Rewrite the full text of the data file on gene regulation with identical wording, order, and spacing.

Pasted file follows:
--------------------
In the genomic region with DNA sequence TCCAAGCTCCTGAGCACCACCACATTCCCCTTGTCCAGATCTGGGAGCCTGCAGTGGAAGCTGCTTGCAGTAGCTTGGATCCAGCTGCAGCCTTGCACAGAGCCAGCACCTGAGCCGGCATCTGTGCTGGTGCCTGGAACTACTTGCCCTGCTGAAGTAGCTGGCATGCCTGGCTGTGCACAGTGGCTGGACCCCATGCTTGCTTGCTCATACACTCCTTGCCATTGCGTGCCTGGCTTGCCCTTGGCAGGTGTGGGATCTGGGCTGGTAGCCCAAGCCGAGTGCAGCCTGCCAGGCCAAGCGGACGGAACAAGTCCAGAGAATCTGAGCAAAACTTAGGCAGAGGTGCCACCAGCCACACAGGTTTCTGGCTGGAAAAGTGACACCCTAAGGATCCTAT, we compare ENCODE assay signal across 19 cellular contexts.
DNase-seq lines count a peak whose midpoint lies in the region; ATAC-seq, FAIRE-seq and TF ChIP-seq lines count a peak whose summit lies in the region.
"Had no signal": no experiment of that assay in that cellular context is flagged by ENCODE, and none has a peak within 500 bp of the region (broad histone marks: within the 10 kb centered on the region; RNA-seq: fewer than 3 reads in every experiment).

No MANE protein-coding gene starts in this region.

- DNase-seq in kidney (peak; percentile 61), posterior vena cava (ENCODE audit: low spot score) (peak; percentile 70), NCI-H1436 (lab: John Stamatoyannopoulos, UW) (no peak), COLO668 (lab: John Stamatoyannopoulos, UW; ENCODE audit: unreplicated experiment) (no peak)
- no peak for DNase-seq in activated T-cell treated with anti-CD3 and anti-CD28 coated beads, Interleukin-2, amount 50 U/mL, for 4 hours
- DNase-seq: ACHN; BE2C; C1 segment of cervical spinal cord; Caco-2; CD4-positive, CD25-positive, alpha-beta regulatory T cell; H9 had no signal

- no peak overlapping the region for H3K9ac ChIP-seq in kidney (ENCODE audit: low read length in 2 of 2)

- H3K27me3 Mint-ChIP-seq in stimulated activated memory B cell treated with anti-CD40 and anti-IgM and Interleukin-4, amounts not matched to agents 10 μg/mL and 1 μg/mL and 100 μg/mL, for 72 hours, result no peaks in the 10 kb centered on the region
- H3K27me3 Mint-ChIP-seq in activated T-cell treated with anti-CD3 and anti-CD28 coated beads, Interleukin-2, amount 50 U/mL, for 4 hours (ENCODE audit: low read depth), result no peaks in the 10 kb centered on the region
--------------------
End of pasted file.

In the genomic region with DNA sequence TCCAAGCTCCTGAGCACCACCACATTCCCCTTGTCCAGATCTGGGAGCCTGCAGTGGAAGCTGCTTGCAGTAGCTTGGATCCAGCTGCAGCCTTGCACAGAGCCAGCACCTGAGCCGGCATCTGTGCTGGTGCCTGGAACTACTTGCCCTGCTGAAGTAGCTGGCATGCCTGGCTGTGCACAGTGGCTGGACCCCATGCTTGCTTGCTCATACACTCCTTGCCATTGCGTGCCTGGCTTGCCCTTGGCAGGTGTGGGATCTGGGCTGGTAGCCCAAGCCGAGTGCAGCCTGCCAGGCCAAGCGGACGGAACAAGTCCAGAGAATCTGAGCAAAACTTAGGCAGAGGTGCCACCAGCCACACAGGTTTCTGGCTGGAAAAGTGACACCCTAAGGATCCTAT, we compare ENCODE assay signal across 19 cellular contexts.
DNase-seq lines count a peak whose midpoint lies in the region; ATAC-seq, FAIRE-seq and TF ChIP-seq lines count a peak whose summit lies in the region.
"Had no signal": no experiment of that assay in that cellular context is flagged by ENCODE, and none has a peak within 500 bp of the region (broad histone marks: within the 10 kb centered on the region; RNA-seq: fewer than 3 reads in every experiment).

No MANE protein-coding gene starts in this region.

- DNase-seq in kidney (peak; percentile 61), posterior vena cava (ENCODE audit: low spot score) (peak; percentile 70), NCI-H1436 (lab: John Stamatoyannopoulos, UW) (no peak), COLO668 (lab: John Stamatoyannopoulos, UW; ENCODE audit: unreplicated experiment) (no peak)
- no peak for DNase-seq in activated T-cell treated with anti-CD3 and anti-CD28 coated beads, Interleukin-2, amount 50 U/mL, for 4 hours
- DNase-seq: ACHN; BE2C; C1 segment of cervical spinal cord; Caco-2; CD4-positive, CD25-positive, alpha-beta regulatory T cell; H9 had no signal

- no peak overlapping the region for H3K9ac ChIP-seq in kidney (ENCODE audit: low read length in 2 of 2)

- H3K27me3 Mint-ChIP-seq in stimulated activated memory B cell treated with anti-CD40 and anti-IgM and Interleukin-4, amounts not matched to agents 10 μg/mL and 1 μg/mL and 100 μg/mL, for 72 hours, result no peaks in the 10 kb centered on the region
- H3K27me3 Mint-ChIP-seq in activated T-cell treated with anti-CD3 and anti-CD28 coated beads, Interleukin-2, amount 50 U/mL, for 4 hours (ENCODE audit: low read depth), result no peaks in the 10 kb centered on the region